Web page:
Aijaz Rahi

The source further explained that there appears to be greater automation and a shift from more mundane programming jobs to jobs requiring higher levels of engineering skills in artificial intelligence, machine learning, and newer fields.

"When this happens, the benefit from cost savings by hiring in a cheaper country is likely eclipsed by the skill requirements. I am not going to pretend to fully understand it, but there is a reason that product-based companies like Microsoft, Google, Facebook etc. do not outsource most of their jobs to India, but have the majority of their workers in the US. There is apparently a skills shortage in India for these types of more complex jobs. India produces lots of engineering graduates, but not enough highly qualified ones. They may not be able to handle the step up in work/skills required."

Employee morale hurt

But while this maybe the ground reality according to many, the massive downsizing has a hurtful impact on the morale of employees. One Infosys employee based out of Bangalore told CNBC that the morale in the company is generally low but the restructuring is mostly seen at senior management levels.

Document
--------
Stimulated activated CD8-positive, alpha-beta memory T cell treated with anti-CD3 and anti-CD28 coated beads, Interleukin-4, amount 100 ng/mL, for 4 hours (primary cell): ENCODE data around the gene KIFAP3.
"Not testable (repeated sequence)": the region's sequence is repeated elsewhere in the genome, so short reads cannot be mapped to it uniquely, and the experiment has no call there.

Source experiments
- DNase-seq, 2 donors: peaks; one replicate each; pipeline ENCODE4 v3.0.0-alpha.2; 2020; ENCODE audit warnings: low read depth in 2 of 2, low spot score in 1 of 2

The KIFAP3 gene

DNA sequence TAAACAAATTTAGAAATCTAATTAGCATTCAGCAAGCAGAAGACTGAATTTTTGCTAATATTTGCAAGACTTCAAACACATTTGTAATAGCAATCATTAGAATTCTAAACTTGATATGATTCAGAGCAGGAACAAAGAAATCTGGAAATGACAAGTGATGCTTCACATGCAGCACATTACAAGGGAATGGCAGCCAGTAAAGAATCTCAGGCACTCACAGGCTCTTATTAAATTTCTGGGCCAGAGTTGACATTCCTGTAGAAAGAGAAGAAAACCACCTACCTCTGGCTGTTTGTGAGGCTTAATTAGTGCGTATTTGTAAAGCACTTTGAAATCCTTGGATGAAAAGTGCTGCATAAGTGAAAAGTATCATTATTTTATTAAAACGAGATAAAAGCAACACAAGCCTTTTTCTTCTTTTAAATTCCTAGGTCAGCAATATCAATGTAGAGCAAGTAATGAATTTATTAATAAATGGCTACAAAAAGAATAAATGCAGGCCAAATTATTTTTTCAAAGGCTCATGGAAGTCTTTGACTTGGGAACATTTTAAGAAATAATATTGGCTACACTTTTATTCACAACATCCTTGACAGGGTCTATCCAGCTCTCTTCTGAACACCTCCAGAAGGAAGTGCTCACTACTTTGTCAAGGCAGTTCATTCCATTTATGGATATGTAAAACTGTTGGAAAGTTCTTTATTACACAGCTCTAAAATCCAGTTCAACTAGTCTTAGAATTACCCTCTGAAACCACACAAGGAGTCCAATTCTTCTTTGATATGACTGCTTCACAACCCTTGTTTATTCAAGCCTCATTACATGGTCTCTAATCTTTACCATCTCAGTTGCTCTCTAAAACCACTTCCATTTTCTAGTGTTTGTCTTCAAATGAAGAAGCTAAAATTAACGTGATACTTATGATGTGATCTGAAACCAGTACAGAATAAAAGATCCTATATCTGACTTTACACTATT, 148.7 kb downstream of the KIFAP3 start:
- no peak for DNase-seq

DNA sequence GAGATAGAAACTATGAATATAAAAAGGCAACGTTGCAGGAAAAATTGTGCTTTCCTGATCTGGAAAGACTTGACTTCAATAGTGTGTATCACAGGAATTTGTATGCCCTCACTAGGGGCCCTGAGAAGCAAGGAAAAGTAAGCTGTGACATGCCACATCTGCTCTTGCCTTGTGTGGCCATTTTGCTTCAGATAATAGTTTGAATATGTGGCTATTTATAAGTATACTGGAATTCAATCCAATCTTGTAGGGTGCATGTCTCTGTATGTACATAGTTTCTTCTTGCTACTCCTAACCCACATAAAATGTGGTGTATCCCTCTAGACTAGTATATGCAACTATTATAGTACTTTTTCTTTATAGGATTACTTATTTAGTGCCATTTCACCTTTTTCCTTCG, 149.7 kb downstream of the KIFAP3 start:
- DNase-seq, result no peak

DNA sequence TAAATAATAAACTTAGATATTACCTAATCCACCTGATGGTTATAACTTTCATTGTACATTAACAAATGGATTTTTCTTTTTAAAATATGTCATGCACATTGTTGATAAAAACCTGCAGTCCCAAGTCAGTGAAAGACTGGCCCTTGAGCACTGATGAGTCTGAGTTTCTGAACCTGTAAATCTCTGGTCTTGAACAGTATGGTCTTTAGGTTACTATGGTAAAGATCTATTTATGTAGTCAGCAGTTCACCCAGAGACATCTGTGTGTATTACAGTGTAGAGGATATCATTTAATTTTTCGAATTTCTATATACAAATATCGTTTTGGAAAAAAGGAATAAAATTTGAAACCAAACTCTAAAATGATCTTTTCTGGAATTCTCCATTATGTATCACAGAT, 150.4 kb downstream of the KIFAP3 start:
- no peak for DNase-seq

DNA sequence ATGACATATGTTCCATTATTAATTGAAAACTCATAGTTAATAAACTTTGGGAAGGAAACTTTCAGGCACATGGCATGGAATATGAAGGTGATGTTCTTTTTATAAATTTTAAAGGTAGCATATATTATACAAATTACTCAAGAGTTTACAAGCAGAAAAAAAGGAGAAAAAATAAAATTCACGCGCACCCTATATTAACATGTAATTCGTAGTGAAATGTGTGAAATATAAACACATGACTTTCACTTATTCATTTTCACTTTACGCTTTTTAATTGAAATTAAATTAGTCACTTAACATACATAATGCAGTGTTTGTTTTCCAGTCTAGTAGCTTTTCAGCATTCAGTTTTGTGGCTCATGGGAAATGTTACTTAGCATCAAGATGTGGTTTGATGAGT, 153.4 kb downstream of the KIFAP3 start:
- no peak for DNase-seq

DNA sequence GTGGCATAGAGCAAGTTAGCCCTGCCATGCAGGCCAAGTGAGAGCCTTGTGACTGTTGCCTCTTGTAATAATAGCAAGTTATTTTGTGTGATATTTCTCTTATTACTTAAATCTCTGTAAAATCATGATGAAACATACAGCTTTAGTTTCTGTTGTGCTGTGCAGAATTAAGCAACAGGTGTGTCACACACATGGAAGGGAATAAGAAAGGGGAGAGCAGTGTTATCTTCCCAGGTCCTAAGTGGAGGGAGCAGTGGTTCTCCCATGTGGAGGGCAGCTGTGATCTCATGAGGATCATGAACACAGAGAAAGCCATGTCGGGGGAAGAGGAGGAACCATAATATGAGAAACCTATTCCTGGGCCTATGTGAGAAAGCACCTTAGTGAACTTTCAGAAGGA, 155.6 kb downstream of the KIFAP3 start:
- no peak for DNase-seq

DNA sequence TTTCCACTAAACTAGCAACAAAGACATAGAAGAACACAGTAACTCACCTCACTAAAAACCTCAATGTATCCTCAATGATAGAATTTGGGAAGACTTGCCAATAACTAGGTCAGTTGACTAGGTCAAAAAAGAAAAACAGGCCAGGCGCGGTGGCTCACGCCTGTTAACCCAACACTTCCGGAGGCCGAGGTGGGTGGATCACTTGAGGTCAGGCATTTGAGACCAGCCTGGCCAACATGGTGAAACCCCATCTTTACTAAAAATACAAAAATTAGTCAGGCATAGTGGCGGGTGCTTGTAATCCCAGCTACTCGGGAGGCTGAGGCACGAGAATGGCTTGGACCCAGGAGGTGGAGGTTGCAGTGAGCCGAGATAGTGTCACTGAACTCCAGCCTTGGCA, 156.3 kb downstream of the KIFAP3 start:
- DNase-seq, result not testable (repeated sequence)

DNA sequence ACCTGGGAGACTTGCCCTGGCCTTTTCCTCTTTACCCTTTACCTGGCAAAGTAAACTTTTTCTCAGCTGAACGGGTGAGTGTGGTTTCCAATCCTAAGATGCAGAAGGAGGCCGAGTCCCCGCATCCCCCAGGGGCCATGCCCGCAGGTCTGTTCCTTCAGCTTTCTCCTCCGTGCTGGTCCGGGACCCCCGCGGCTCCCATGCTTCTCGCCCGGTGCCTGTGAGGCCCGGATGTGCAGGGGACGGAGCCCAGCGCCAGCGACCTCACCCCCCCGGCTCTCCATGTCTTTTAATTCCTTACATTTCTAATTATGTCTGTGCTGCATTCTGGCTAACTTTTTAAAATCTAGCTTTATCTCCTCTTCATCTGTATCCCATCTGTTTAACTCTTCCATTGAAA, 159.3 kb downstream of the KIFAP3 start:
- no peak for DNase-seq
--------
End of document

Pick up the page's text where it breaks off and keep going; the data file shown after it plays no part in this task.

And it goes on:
"It feels bad to see people leave like this. I have been speaking to my friends in other tech companies and everyone feels a bit concerned about their jobs. Performance-based assessments happen every year but this year feels different. "

A number of employees within the Indian IT sector that CNBC spoke to said there was general unrest among employees who had started approaching labor unions to complain against this massive performance-based restructuring drive.

Nasscom, the apex Indian information technology body, earlier dismissed reports about mass layoffs by software companies. In an official statement, Nasscom called recent media reports of mass layoffs as incorrect and said the industry continues to be a top hirer with over 150,000 people being employed on a net basis each year.

"Talent and skills are the key building blocks for the industry, which is intensifying investment in skilling or re-skilling its workforce to strengthen its foundation on a continuous basis," said Nasscom.

Pedestrians walk past a Tata Consultancy Services Ltd. (TCS) building in the Electronics City area of Bengaluru, India.
Dhiraj Singh | Bloomberg | Getty Images

Nasscom further noted that the workforce realignment linked to performance appraisal process was a regular feature each year and is essential to remain competitive in international markets.
However, Madhavan Narayanan, an independent technology consultant, told CNBC via email that realignment has generally been through training and not downsizing.